THIS SIDE OF PARADISE (POST WORLD WAR I AMERICA)

THIS SIDE OF PARADISE (POST WORLD WAR I AMERICA)

3.3 162
by F. Scott Fitzgerald
     
 

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THIS SIDE OF PARADISE.... IS TRULY A STORY OF VANITY! 235 PAGES IN PRINT!

Wealthy and attractive Princeton student Amory Blaine dabbles in literature and romance, and becomes disillusioned by the greed and social climbing of post-World War I American youth.

The Ivy League of Fitzgerald's indifferent hero, Amory Blaine, is a thing of the past, with

Overview

THIS SIDE OF PARADISE.... IS TRULY A STORY OF VANITY! 235 PAGES IN PRINT!

Wealthy and attractive Princeton student Amory Blaine dabbles in literature and romance, and becomes disillusioned by the greed and social climbing of post-World War I American youth.

The Ivy League of Fitzgerald's indifferent hero, Amory Blaine, is a thing of the past, with only the faintest reminders of its aura of American royalty remaining today. Reading about Amory's days at Princeton is a bit like looking at the ancient photographs of 19th century football teams that every university seems to have on display in some corner of the campus, with the added twist that most of those long-ago jocks were presumably the sons of bankers and senators. And yet, Fitzgerald's depiction of a whirlwind of exhilaration, alienation, eagerness for the future and a sense that it should all be more meaningful is still all too recognizable to those of us who are just a few years out of college. So like all the best fiction, the story works both on a historical and a contemporary level.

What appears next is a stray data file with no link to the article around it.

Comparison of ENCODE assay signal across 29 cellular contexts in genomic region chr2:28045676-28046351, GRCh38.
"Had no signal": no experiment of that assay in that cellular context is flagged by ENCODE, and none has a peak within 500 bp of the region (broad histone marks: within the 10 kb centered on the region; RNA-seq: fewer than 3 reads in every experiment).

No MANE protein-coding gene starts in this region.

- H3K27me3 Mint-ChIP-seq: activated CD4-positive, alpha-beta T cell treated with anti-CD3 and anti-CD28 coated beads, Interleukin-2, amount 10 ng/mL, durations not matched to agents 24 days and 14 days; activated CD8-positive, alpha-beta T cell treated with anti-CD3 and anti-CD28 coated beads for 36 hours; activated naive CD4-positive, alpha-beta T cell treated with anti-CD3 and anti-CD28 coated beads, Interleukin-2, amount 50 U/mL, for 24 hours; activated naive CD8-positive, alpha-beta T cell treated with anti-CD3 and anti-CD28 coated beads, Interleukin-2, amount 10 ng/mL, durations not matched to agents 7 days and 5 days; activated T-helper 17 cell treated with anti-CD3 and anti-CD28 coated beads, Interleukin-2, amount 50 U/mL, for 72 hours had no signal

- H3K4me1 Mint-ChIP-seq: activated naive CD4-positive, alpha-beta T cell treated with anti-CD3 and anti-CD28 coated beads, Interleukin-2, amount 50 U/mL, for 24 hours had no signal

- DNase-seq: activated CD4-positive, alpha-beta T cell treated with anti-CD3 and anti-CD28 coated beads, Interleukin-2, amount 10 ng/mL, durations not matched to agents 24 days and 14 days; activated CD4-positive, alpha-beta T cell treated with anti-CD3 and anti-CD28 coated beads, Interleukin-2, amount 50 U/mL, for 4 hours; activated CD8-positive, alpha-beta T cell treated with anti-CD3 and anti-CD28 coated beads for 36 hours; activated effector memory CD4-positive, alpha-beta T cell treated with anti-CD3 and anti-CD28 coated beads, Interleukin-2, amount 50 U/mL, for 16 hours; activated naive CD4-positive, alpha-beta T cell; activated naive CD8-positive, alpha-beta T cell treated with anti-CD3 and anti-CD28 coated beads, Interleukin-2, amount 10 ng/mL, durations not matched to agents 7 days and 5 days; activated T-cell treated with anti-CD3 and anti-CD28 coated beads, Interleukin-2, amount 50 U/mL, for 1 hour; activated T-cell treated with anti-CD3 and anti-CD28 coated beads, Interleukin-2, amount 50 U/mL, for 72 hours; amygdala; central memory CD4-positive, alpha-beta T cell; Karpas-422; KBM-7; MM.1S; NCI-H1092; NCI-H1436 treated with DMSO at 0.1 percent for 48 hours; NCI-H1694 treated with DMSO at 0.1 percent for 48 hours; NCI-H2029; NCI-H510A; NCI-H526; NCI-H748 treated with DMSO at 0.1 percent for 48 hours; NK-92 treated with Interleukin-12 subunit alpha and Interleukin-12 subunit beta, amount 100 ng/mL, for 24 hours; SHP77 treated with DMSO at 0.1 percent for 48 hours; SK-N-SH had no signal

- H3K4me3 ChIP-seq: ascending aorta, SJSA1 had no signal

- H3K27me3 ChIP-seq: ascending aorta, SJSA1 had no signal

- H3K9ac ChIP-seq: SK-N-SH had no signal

Amory isn't the most sympathetic of protagonists. Coming from a non-aristocratic but quite cushy background, he's all you would expect from a Fitzgerald hero: full of himself, indifferent to the less fortunate, somewhat lazy, and at once condescending to and inept with women. But this is a story of young adulthood in the last gasps of the pre-World War I upper-crust, and Amory is the perfect vehicle for illustrating the youth of that time and place. Although the relative lack of details provided about Amory's experience in the war is odd, it adds to his Everyman quality for the generations since his, all of which have had their own reasons for a bleak outlook at some point even if few could match the sheer trauma of 1917-18. The one real flaw in the story is an inconsistent, and often unconvincing, quality when it comes to how and why Amory falls for the several women he endures romantic misadventures with. For all the heartbreak he endures, the reader is often left wondering where his attraction stemmed from in the first place - an odd shortcoming considering how good Fitzgerald was at illustrating that issue in later works. But the romantic episodes that do work are vivid enough to forgive the weaker ones. Also, as usual, Fitzgerald's narrative style is somewhat purple; but he's so good at it that it usually doesn't strike the reader as a problem.

Bleak as it may be, this is a great book for anyone who has survived young adulthood and remembers it honestly. Just try not to laugh or cringe next time somebody wants to talk about "the good old days."

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Product Details

ISBN-13:
2940012471185
Publisher:
TLC BOOKS
Publication date:
01/04/2011
Sold by:
Barnes & Noble
Format:
NOOK Book
File size:
788 KB